SMITH: And I am Robert Smith. There is, for the first time in a while, momentum building to try to change our immigration system.

KESTENBAUM: So today we ask - what would be the perfect system? If we could scrap the mess that we have right now, what would be best for our economy? We asked three people who have thought a lot about this and we got three answers for what their dreams were, three big ideas that could fix the system.


SMITH: OK, our first idea to reform immigration. I'm going to give each one a title, David.


SMITH: This one is the best and the brightest.

KESTENBAUM: That's not bad. This idea comes from Dean Baker. He is co-director of the Center for Economic and Policy Research. He identifies himself as being left of center.

SMITH: Baker's dream system would be a lot simpler than the one we laid out at the beginning of the program. You'd start by picking the number of people you were going to let into the country, the total number - so, say, a million and a half or 2 million a year, certainly more than we let in now. Then you've just got to decide who gets to come. Baker says of course he would like people to be able to reunite with their families, bring their relatives over. But after that, he wants to give out visas preferentially to the people who would benefit the economy the most - scientists, engineers, lawyers, computer programmers, doctors.

DEAN BAKER: I would like to make sure that you had a lot of immigrants at the high end.

KESTENBAUM: Feels a little unfair. It's basically saying, you know, you can only come in or you have a much better chance of coming in if you have a graduate degree. If you're someone who arguably really needs the money more, there's less chance you'll get in.

BAKER: Well, you might say that. But in terms of, you know, sort of world justice, realistically we're going to let a tiny, tiny number of people from the rest of the world into the United States. So I don't have much qualms about saying, OK, who are those going to be? Those are going to be workers with high education, high qualifications. And then I'd like to repatriate a portion of their earnings so that it will benefit their home countries as well. So if we get a doctor from India, take 10 percent of their earnings when they're here for their first 10 or 15 years, use that to train two or three more doctors in India. So India actually ends up with better health care as a result of doctors emigrating to the United States.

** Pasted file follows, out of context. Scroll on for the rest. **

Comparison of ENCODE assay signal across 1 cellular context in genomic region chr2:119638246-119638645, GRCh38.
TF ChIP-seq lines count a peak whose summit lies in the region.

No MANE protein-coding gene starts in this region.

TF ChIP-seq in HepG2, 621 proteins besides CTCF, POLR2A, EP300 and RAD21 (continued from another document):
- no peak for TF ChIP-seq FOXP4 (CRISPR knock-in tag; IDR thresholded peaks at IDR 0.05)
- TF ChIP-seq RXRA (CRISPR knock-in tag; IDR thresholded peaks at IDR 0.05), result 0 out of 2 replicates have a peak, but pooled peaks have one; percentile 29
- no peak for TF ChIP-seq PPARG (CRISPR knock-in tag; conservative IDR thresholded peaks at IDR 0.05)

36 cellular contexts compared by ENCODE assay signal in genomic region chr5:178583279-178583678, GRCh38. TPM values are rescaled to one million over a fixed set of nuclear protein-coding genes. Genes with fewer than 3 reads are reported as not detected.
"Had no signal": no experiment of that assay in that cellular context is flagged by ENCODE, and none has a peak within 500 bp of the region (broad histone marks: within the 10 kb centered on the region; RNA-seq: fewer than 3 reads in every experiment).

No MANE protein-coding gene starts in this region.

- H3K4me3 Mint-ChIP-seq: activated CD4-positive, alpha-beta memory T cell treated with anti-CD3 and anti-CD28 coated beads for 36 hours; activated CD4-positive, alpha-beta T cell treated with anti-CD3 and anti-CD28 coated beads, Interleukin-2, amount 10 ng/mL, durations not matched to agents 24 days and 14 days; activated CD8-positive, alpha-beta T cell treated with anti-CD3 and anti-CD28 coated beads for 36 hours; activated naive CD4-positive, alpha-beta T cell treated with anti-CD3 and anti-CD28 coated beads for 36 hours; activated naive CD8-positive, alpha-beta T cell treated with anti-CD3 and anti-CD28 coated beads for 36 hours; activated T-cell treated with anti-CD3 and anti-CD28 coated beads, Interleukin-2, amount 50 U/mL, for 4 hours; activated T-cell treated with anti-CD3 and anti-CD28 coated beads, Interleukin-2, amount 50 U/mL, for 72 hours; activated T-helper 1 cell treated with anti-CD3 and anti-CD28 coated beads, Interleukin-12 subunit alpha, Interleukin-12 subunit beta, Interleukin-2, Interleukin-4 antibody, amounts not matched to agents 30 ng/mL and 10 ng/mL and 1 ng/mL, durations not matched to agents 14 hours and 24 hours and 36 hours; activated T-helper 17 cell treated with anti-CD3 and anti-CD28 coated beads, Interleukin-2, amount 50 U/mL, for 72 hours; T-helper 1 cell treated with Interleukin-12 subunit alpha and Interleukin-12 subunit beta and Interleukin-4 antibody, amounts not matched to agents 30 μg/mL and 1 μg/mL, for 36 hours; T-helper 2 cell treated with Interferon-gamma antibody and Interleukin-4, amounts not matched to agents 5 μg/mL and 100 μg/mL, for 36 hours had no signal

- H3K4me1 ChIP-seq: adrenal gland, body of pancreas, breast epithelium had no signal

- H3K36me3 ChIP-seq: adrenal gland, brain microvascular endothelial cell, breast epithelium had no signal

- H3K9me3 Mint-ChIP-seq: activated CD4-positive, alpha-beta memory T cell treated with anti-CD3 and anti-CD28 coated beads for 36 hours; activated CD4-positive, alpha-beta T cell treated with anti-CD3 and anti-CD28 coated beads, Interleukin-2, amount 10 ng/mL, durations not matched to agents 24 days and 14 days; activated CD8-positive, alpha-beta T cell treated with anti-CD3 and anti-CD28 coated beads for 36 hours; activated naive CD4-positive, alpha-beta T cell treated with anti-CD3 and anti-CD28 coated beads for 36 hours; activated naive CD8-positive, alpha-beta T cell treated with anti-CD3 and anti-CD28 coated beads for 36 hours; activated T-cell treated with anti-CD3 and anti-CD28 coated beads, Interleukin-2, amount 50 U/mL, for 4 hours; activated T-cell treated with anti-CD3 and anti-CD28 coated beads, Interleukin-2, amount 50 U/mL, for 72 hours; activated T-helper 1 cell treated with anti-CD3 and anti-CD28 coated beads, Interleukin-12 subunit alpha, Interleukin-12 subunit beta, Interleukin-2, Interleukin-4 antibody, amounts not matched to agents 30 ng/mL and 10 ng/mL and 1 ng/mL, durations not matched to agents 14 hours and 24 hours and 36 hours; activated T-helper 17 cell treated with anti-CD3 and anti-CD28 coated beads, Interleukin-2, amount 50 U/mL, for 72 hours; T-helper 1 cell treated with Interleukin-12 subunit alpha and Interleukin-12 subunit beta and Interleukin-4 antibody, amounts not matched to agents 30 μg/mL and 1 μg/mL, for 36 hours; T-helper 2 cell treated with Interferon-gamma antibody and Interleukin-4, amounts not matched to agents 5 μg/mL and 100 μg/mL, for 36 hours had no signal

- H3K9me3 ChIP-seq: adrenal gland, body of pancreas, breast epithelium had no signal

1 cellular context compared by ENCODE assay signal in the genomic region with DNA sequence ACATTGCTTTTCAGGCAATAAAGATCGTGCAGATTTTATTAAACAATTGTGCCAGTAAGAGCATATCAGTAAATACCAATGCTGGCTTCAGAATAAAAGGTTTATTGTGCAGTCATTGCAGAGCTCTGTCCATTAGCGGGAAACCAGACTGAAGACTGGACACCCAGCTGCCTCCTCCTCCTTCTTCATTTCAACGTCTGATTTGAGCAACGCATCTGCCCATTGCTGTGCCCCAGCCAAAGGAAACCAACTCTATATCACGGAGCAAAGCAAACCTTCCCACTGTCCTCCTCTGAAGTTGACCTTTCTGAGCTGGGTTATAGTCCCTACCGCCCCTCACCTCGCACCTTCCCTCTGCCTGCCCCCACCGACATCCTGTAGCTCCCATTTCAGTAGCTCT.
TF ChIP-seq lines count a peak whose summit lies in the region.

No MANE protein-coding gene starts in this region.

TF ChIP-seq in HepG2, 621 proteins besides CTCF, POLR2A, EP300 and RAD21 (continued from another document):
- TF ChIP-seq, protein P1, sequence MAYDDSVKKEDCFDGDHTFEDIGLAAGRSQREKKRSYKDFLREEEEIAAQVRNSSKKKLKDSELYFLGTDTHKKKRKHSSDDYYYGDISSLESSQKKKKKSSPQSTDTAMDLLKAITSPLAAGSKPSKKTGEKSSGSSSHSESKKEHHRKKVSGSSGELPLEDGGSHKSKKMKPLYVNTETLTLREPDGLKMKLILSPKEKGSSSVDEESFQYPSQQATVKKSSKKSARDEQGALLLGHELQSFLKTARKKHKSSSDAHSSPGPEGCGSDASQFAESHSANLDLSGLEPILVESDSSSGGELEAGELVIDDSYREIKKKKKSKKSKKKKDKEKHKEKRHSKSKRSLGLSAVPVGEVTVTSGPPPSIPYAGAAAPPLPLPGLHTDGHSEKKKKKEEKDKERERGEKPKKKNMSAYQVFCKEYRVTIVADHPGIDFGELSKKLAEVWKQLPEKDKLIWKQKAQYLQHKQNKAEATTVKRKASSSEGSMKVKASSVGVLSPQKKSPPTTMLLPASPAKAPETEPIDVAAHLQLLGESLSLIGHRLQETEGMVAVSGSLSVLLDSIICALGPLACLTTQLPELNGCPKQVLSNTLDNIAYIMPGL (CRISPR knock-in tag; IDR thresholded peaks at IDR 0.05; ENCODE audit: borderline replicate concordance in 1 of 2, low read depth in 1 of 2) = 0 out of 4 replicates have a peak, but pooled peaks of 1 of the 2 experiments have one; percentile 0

KESTENBAUM: Sorry, we would require that?

BAKER: That's - you gave me the choice to design my dream system. Yes, I'd like to see - ensure that India benefits from that story as well.

KESTENBAUM: So you would say to this doctor, you came here, we're going to tax you 10 percent of your earnings and...

BAKER: They don't have to come if they don't want. You know, the reality is, again, the differences in wages are so large that if you have a doctor come to the United States and 10 percent of their income off the top is taxed away and then sent back to India to educate more doctors, they'd still end up way ahead. And again, you know, if they're not happy about it, they don't have to come here.

KESTENBAUM: What about farm workers?

BAKER: You know, I'm less concerned about farm workers. I mean, I know there's a lot of farmers who say that, you know, they couldn't operate their farms without low-cost labor. And, you know, I'd say that a lot of those farms perhaps shouldn't be operating. I'm not really troubled by the idea that farmers should have to pay the same sort of wages to attract people as retail stores or anyone else. I don't really see a problem with that. I don't think we need a special underclass of people to work at real low wages in the farms. I don't think that makes a lot of sense.

KESTENBAUM: Can you - so let's say we put it in the system you just described. Paint a picture of how life in the United States is different.

SMITH: All I know is there are doctors on every corner. They're - they're everywhere (laughter).

BAKER: We're going to be surrounded by doctors.

SMITH: All these doctors, come on.

BAKER: They're going to be setting up a shop on every corner, undercutting each other in prices. I think we would see lower-cost health care. And that's obviously something that I think everyone has to be concerned about because, you know, we know in terms of health care, you know, insurance, whether we're paying it out of pocket - and certainly as a government category - government spending. It's the most rapidly rising category of government spending. So I think it would have a very positive impact in terms of lowering health care costs.